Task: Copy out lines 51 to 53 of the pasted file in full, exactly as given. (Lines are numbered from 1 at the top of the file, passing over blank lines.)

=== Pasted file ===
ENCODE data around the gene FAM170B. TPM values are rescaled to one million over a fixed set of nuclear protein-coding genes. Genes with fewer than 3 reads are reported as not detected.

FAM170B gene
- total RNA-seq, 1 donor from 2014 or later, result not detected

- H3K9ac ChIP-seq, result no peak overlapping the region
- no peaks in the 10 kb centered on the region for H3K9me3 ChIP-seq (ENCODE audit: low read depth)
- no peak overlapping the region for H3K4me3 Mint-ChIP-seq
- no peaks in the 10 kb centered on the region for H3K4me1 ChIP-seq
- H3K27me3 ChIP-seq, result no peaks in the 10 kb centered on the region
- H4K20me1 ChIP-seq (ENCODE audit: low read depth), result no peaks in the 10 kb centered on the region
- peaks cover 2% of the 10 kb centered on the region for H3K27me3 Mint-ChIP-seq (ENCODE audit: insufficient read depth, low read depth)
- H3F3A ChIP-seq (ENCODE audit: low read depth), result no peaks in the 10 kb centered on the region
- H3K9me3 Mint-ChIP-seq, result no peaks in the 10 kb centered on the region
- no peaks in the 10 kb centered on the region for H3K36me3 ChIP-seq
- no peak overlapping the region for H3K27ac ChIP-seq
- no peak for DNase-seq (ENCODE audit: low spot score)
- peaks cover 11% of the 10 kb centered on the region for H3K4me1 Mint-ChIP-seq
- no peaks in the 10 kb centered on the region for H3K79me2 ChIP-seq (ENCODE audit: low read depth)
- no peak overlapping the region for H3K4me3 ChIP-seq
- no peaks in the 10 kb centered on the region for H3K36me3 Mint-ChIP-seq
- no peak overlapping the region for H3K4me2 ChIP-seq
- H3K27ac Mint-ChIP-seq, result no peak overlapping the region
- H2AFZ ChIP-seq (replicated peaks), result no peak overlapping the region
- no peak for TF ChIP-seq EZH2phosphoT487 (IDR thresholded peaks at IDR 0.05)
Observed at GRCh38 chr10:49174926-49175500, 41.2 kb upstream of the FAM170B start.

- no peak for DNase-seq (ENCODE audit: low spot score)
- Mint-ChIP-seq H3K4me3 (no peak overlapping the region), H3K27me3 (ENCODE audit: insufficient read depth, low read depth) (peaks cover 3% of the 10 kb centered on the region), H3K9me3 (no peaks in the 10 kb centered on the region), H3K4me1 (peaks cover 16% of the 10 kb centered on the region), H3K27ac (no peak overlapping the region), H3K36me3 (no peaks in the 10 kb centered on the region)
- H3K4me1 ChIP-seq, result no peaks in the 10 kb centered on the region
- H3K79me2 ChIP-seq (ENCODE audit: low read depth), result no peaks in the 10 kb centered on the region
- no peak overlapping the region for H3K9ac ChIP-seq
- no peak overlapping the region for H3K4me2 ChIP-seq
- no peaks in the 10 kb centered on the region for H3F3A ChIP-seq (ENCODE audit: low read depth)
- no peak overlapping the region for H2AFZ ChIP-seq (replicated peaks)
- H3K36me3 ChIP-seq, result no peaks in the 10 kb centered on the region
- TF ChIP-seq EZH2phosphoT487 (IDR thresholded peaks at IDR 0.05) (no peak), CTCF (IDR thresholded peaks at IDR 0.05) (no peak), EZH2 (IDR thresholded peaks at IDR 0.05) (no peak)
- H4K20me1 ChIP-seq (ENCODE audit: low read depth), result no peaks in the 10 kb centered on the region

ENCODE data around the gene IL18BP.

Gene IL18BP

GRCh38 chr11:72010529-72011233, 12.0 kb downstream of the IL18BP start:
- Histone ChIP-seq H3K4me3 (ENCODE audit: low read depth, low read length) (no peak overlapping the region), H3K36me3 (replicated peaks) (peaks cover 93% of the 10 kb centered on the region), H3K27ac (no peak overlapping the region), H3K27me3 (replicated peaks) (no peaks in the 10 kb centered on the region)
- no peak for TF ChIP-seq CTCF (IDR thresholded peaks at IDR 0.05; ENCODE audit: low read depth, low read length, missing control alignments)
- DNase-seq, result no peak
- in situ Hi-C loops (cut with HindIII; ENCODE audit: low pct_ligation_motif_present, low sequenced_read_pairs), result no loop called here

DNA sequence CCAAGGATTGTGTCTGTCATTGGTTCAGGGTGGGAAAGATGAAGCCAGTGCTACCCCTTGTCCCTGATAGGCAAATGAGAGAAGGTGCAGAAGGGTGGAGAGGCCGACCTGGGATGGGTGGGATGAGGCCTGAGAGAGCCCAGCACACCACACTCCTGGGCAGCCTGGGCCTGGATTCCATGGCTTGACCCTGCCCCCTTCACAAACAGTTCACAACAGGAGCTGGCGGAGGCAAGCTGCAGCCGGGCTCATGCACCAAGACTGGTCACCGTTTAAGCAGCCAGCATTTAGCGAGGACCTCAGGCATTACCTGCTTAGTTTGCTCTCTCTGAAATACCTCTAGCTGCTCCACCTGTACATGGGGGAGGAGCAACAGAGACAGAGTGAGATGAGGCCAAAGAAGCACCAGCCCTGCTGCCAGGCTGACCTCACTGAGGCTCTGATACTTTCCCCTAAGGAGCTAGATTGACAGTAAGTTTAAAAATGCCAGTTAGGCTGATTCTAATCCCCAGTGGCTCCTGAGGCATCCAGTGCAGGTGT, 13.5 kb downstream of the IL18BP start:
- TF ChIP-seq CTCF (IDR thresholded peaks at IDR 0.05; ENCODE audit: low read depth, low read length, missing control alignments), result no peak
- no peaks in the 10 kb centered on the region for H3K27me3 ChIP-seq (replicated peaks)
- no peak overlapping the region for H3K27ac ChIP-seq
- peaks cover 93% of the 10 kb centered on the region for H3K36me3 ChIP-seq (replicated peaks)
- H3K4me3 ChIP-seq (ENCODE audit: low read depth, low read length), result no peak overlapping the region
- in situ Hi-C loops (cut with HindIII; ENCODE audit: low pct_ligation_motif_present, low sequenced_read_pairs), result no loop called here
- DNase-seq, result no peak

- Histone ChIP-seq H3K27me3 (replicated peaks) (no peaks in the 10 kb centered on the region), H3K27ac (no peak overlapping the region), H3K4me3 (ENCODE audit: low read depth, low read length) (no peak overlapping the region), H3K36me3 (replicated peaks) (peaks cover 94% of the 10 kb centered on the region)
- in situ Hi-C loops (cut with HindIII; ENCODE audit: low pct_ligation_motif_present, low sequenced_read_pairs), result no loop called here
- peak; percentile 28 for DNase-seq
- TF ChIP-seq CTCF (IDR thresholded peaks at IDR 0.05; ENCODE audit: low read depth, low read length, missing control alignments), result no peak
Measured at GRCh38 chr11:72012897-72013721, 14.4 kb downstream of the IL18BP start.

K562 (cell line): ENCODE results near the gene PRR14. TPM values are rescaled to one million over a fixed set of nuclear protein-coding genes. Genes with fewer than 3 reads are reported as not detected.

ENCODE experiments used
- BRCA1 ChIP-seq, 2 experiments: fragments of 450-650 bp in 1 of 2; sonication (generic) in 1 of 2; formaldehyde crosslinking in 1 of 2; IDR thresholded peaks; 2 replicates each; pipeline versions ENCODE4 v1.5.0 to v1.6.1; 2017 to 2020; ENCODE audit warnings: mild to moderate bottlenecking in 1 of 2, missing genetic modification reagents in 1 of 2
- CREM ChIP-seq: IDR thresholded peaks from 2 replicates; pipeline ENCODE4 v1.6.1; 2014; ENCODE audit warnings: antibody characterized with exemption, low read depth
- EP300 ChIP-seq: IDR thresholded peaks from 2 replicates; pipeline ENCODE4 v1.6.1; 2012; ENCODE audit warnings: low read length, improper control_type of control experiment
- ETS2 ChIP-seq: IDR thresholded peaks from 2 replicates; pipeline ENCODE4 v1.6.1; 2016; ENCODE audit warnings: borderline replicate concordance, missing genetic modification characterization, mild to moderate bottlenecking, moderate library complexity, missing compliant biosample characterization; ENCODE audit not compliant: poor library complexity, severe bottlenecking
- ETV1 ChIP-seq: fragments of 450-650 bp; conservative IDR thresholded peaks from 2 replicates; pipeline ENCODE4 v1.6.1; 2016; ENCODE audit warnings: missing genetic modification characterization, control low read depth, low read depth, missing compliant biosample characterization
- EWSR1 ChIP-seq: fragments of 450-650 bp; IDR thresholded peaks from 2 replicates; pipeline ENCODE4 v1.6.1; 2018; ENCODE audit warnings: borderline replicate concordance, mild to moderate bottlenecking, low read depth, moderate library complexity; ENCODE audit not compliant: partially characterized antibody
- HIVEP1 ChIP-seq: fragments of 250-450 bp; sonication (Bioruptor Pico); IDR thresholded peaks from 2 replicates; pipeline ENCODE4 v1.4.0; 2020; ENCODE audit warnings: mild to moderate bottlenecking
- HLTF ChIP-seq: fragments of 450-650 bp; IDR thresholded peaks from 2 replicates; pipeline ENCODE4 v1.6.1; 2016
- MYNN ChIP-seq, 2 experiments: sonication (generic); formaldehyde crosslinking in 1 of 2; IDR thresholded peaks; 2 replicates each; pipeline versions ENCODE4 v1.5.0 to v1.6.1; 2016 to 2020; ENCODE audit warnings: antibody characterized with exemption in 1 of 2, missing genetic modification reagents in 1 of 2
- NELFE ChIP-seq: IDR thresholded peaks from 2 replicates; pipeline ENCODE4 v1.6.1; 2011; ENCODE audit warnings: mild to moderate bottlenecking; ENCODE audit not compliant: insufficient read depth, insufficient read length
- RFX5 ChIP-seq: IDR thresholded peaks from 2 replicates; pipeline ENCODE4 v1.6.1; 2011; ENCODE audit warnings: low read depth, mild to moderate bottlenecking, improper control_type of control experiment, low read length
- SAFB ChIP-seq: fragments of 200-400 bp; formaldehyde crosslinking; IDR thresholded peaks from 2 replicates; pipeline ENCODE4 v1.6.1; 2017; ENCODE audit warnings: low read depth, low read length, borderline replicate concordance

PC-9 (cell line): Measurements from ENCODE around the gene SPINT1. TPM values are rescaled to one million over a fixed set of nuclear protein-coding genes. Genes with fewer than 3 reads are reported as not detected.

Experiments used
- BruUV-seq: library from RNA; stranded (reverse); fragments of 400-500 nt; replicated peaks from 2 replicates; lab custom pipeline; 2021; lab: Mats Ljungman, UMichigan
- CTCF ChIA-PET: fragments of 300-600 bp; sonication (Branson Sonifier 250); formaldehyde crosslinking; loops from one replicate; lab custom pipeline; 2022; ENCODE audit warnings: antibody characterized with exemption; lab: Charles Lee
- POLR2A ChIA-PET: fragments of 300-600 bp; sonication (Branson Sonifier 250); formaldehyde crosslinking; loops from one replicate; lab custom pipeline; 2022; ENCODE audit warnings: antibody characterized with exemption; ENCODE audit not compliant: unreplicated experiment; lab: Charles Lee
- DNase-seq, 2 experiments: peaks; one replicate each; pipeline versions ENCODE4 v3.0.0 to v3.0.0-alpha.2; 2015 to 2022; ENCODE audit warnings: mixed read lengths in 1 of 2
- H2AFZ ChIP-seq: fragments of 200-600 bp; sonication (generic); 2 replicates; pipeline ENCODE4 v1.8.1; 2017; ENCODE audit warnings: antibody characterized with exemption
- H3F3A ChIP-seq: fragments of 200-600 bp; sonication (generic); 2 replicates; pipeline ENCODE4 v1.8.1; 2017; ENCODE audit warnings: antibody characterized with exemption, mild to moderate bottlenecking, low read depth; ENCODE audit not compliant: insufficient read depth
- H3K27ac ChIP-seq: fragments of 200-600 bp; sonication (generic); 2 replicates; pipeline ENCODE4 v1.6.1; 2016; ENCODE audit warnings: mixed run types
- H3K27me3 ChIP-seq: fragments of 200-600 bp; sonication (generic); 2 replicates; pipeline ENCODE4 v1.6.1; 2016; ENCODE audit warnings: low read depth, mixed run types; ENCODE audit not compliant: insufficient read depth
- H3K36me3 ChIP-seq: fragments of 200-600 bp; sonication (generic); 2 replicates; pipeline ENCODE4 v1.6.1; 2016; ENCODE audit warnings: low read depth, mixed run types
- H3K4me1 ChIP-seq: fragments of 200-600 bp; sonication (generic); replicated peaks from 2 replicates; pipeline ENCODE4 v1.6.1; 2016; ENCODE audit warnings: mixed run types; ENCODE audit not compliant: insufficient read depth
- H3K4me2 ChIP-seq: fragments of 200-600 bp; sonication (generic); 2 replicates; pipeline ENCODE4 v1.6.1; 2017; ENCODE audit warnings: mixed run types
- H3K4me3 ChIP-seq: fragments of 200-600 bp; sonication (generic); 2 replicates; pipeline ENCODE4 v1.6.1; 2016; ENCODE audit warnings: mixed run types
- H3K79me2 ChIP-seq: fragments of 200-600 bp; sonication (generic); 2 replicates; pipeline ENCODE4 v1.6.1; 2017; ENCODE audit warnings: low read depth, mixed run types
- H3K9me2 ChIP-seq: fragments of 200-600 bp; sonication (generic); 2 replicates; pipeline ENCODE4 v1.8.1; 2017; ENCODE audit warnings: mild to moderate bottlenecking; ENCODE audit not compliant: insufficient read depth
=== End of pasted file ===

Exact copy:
- Histone ChIP-seq H3K27me3 (replicated peaks) (no peaks in the 10 kb centered on the region), H3K27ac (no peak overlapping the region), H3K4me3 (ENCODE audit: low read depth, low read length) (no peak overlapping the region), H3K36me3 (replicated peaks) (peaks cover 94% of the 10 kb centered on the region)
- in situ Hi-C loops (cut with HindIII; ENCODE audit: low pct_ligation_motif_present, low sequenced_read_pairs), result no loop called here
- peak; percentile 28 for DNase-seq